Energy Commons

Energy Commons
Sam Rose's picture

Blood and Oil - July/August 2011 - Sierra Magazine - Sierra Club

http://www.sierraclub.org/sierra/201107/blood-and-oil.aspx

The U.S. military is embracing alternative energy—but not because of climate change. Up to half of the yearly American casualties in Iraq and Afghanistan have been incurred guarding fuel convoys, and the Pentagon will no longer tolerate oil's "burden in blood."

The US military comes close to paying anywhere from $14 to up to $400 for a gallon of fuel (not to mention the cost in human lives).

Sam Rose's picture

Distributed generation - Wikipedia, the free encyclopedia

http://en.wikipedia.org/wiki/Distributed_generation#Microgrid

I thought this concept of "microgrid" was worth thinking about.

This is an emerging "standard" in power generation: to shrink down the "grid", with a single point of entry into the "macrogrid". The design was made to be of service to the "macrogrid" (the existing centralized power system), and is wired in a way that allows the centralized power system to see it as one entity.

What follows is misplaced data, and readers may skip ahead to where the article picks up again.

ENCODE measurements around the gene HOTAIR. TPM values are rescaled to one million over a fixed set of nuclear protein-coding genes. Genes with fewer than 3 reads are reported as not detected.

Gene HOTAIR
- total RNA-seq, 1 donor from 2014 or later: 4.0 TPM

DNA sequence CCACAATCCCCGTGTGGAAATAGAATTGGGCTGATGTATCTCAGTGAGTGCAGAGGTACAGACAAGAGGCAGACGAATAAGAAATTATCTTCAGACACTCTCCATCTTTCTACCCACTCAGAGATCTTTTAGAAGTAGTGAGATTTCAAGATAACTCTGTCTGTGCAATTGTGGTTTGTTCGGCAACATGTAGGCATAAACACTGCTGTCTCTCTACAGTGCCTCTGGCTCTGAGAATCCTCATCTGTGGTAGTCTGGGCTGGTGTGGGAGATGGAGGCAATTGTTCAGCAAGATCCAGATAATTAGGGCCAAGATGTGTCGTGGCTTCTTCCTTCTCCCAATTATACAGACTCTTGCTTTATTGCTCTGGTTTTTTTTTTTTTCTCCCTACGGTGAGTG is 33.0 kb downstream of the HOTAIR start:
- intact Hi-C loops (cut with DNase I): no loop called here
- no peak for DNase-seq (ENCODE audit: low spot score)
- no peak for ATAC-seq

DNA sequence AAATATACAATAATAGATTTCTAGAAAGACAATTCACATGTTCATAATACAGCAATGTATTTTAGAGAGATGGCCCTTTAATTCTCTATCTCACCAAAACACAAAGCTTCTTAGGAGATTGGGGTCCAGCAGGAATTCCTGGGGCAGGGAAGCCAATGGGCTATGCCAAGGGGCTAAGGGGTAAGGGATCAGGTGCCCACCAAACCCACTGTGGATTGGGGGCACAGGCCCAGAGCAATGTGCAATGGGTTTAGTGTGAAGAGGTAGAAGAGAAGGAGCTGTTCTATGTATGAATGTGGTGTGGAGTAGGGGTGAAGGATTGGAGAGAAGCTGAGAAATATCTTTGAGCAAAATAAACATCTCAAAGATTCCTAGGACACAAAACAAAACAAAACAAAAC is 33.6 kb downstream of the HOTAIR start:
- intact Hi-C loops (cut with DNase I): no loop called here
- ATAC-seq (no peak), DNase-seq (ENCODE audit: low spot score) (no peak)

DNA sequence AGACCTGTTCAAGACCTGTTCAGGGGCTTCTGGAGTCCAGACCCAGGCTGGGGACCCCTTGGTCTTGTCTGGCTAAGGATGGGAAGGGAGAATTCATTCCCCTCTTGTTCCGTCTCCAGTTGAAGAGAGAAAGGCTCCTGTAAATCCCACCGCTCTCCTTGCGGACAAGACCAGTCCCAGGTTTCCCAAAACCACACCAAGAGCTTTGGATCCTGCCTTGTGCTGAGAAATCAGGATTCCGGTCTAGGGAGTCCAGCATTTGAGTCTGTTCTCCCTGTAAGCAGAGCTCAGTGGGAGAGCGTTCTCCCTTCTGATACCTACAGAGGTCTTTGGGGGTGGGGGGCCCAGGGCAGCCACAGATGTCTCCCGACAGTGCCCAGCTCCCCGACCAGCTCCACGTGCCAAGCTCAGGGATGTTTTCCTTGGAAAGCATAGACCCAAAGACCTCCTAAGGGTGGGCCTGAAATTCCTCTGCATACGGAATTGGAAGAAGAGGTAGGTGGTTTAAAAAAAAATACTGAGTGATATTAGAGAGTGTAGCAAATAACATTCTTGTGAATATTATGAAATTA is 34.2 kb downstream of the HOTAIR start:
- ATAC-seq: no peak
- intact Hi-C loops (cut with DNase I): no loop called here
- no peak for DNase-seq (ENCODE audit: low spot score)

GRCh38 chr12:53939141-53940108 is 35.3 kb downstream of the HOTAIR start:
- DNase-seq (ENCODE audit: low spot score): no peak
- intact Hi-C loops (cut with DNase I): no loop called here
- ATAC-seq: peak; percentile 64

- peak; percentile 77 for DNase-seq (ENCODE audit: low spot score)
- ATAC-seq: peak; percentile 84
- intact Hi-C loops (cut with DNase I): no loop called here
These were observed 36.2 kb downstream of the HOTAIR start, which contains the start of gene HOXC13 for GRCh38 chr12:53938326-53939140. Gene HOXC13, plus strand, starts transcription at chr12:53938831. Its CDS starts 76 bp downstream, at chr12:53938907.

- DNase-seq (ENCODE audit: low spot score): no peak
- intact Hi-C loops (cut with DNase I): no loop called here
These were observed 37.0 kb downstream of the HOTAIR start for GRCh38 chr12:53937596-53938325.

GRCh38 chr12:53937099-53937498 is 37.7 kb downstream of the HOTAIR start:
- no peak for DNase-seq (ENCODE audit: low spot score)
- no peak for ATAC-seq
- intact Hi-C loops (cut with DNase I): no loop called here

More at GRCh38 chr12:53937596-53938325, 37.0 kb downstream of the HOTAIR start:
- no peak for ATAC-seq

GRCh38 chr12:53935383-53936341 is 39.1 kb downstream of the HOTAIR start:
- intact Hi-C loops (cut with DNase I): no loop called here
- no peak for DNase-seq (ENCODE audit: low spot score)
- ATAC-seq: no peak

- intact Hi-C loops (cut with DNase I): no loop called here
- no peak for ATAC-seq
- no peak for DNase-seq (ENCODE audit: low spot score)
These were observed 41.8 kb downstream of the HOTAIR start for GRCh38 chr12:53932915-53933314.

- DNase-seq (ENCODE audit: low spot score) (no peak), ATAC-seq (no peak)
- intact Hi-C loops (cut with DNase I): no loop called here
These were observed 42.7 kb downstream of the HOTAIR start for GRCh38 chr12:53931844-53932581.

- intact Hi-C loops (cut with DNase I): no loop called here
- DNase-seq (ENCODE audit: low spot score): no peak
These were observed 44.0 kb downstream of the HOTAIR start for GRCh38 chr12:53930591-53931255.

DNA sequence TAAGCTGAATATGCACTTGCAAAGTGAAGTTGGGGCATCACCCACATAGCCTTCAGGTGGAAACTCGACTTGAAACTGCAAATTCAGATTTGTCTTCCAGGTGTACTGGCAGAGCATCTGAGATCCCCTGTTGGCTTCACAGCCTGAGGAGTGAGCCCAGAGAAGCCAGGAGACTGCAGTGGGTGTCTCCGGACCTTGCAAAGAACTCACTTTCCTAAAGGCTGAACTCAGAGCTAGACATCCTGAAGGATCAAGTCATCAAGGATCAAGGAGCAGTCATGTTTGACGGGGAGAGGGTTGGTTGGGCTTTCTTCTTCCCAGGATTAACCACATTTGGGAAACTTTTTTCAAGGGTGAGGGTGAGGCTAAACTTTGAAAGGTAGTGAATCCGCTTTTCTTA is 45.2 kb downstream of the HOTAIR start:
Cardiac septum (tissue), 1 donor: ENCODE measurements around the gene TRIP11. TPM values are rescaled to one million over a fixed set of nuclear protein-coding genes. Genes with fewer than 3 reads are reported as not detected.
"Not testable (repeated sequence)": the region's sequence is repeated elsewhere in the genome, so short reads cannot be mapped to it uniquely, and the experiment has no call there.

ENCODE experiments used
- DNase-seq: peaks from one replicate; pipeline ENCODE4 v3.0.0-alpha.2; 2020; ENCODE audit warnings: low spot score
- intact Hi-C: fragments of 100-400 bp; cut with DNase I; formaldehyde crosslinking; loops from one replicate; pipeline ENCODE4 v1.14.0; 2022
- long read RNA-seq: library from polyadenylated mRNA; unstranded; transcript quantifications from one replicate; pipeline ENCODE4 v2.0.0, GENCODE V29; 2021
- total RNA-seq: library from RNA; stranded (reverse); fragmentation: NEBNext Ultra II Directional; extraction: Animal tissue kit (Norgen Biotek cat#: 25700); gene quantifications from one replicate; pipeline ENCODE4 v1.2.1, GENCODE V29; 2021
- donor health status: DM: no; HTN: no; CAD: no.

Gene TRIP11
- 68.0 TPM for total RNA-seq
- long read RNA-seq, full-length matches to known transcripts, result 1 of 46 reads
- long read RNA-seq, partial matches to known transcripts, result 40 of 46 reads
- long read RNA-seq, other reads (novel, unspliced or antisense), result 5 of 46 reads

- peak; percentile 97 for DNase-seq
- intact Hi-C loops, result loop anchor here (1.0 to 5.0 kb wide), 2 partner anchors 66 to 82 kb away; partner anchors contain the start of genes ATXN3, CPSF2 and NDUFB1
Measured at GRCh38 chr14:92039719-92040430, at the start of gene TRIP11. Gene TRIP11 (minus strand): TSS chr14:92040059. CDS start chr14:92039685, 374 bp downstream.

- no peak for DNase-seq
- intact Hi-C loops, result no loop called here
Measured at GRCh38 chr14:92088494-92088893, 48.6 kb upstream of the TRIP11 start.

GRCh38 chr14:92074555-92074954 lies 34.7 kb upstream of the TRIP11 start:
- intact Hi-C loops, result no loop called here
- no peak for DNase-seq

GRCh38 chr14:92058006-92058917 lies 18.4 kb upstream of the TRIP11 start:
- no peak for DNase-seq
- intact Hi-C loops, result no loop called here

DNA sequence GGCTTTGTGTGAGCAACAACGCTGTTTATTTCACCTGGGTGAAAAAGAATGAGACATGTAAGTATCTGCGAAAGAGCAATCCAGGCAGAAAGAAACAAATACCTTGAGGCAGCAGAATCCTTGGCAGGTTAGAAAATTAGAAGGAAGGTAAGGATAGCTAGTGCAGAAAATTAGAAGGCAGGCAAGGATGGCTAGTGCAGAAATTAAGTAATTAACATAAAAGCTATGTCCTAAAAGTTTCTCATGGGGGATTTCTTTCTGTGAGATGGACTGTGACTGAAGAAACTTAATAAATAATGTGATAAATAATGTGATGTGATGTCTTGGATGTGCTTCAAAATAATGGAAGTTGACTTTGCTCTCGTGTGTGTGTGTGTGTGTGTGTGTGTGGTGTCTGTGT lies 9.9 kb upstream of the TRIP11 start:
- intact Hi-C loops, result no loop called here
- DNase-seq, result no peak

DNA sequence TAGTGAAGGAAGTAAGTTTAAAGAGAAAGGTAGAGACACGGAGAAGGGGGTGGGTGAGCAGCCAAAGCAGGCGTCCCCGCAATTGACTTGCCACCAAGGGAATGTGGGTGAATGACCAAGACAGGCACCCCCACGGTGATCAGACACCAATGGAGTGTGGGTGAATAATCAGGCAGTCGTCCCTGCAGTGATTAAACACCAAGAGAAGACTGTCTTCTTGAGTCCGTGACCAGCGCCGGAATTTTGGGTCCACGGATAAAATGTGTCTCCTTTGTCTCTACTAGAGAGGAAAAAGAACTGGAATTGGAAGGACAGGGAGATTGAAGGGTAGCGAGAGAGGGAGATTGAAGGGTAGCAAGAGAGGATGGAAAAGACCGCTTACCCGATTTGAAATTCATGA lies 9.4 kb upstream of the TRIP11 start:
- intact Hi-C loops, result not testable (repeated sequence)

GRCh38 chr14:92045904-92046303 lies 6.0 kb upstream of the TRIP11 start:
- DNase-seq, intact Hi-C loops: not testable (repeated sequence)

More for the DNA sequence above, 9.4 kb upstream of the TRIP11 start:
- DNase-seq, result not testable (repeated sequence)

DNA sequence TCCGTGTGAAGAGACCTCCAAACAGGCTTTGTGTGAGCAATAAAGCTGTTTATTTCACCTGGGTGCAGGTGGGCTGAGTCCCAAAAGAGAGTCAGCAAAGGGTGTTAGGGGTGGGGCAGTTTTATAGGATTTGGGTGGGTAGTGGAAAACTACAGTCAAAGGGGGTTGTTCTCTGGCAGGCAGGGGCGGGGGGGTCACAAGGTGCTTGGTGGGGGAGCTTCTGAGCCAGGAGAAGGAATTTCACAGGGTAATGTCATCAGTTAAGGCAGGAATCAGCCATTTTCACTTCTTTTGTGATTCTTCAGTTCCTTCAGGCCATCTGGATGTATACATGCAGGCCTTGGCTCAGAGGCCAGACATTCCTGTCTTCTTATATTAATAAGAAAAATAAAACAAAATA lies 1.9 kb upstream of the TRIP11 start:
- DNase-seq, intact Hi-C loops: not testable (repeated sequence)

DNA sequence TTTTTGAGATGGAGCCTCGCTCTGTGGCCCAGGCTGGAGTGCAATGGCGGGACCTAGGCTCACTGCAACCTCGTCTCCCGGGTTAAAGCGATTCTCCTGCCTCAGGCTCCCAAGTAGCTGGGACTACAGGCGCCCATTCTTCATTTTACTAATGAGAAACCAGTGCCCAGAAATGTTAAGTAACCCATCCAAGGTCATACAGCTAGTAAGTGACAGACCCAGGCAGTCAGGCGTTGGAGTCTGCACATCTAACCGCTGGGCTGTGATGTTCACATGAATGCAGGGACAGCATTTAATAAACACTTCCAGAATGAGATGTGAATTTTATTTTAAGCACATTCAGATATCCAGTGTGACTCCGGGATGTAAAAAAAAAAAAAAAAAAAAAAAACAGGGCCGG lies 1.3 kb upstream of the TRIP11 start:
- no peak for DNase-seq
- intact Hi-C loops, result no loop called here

richardcadler's picture

Solar power industry employs more than steel

Wow:

With roughly 93,500 direct and indirect jobs, the American solar industry now employs about 20,000 more workers than the U.S. steel production sector.

richardcadler's picture

Can the planet support ten billion people? (1 of 2)

The NY Times asked for six opinions on the future of the planet and population growth.

Jamais Cascio is the main point of interest here, but the other five are worth discussing.

richardcadler's picture

Statistics re: the state of the middle class

The article offers thirty-six ways life is getting harder for the Middle Class. This is the sort of thing I think we can start checking on via the 5CR (are these numbers really legit?) while also giving us more on which to base our own insights.

richardcadler's picture

Charles Fishman's 'The Big Thirst' (water in the 21st century)

A new book on the future of water use in the 21st century. The interview here covers the basics (water really isn't free, etc). I suspect he's more optimistic about market solutions than reality warrants, but his examples are worth following up on:

richardcadler's picture

Smartphone and bike beats car

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This makes a lot of sense to me, at least for people living in urban areas. Not possible here in the Midwest outside of Chicago, but maybe we'll see some progress toward making it possible over the next couple of decades:

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